How long will Dan Uggla's leash be this year?
Hitting .227 with 55 home runs and 160 RBI in his two years with the Braves, Uggla hasn't exactly lived up to his five-year, $62-million contract.
Which raises the question: How long of a leash does Uggla have this year?
With power throughout the Braves' order, fans aren't going to be patient if Uggla continues to struggle. And, let's face it, can you blame them?
Before you think this is an article intended to bash Uggla, here are some of the good things he's done for the Braves.
In 2012, Uggla batted .262 with runners in scoring position and .308 with runners in scoring position and two outs. So he can hit in the clutch. He brings power to the second base position, which is not seen much in MLB. Robinson Cano, Aaron Hill and Rickie Weeks come to mind. He also started and ended 2012 well, batting .271 in April and .280 in September.
Uggla has it in him to do well, but he seems unable to get things right in his head during the middle parts of the season.
How much longer will Dan Uggla last with the Braves?
Uggla is equally as bad at the plate against righties and lefties, batting .220 against both. In his home park, he batted .187 with seven home runs and 42 RBI.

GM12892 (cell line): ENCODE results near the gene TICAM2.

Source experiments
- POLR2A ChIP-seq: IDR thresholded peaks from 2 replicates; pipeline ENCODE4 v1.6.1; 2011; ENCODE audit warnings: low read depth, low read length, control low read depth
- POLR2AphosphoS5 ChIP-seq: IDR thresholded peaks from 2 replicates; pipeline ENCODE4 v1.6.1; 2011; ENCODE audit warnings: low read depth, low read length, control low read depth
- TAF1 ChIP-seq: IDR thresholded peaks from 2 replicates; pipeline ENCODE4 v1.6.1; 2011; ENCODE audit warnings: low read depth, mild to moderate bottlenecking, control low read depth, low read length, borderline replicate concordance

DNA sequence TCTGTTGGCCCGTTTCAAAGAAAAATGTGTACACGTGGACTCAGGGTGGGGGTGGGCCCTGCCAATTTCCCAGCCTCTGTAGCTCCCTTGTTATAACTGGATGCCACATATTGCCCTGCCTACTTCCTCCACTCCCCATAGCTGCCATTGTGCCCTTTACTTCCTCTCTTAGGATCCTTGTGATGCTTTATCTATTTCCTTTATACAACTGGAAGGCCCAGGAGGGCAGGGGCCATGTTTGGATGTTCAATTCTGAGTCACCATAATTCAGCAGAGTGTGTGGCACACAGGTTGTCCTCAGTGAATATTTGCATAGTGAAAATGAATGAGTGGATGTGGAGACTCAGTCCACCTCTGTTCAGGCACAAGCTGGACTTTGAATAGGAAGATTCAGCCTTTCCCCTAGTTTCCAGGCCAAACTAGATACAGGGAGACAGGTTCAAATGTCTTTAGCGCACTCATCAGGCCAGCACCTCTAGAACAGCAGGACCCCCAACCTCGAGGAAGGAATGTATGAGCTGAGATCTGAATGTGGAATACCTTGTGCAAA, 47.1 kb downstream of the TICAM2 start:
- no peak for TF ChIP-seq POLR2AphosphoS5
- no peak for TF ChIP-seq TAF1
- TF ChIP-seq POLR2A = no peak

Then there's the strikeouts.
He ranked fourth in the National League with 168 strikeouts, striking out 96 times with the bases empty.
Simply put, Uggla either just can't get the job done anymore or his brain is getting in the way of him hitting. It's hard to tell which it is.
And the spring hasn't been kind to Uggla, either. He's batting .213 in spring training, recording 10 hits in 47 at-bats.
What to do?
Including this year, Uggla still has three years and $39 million left on his contract. But can the Braves afford another three years of Uggla's subpar performances?
While there is nobody in the farm system that is ready to take over at second should Uggla continue to struggle, there are other possibilities.
Should the opportunity present itself before the trade deadline, guys like Ben Zobrist and Omar Infante could be had for the right price. With both slated to be free agents after this year, the Braves could put a decent package together to get one of the two during the stretch run.
Or the Braves could send Evan Gattis down to the minors to learn how to play second base. While there would be a major adjustment period for Gattis, it could be beneficial for the Braves because he's hitting .438 with two home runs and 10 RBI during spring training.
If Gattis could learn how to play second base, that would solve two problems: It would provide him with the opportunity to be in the lineup and it would solve the Uggla problem all in one.